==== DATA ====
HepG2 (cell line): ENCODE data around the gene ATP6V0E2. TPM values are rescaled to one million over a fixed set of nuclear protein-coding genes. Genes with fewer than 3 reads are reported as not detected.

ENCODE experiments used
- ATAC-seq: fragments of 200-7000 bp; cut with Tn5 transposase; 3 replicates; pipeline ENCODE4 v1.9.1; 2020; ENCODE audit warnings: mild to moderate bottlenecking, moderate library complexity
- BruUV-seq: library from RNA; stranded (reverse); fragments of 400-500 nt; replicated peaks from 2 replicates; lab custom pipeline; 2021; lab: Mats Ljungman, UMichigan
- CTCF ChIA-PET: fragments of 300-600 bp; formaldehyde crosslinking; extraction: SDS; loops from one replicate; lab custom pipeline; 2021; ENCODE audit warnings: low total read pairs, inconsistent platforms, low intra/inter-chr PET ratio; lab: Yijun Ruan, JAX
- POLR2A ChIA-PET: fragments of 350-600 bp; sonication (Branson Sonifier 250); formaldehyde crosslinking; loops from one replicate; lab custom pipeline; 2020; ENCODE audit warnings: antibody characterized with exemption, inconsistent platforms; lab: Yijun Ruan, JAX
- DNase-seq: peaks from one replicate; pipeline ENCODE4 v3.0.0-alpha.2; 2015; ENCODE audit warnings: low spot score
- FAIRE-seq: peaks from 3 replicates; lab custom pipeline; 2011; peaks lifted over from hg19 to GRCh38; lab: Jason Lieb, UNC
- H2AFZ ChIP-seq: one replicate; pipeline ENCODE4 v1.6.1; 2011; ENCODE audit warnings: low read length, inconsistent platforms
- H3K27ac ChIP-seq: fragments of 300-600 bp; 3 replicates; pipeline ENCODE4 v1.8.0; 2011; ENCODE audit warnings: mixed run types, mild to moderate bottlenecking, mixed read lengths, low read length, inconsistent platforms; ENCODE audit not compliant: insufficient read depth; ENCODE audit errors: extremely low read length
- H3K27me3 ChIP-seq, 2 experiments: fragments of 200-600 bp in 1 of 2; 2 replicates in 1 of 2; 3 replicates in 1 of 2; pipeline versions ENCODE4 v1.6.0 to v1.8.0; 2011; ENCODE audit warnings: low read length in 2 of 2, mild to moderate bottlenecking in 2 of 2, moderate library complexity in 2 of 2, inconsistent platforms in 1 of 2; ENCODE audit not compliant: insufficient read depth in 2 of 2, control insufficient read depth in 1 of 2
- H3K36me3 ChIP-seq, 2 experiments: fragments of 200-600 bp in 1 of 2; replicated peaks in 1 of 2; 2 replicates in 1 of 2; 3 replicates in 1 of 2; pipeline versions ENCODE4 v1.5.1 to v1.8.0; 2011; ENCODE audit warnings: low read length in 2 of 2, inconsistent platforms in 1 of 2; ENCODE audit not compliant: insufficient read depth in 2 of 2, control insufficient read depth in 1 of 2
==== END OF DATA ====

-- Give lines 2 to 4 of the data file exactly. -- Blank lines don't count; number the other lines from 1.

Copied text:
ENCODE experiments used
- ATAC-seq: fragments of 200-7000 bp; cut with Tn5 transposase; 3 replicates; pipeline ENCODE4 v1.9.1; 2020; ENCODE audit warnings: mild to moderate bottlenecking, moderate library complexity
- BruUV-seq: library from RNA; stranded (reverse); fragments of 400-500 nt; replicated peaks from 2 replicates; lab custom pipeline; 2021; lab: Mats Ljungman, UMichigan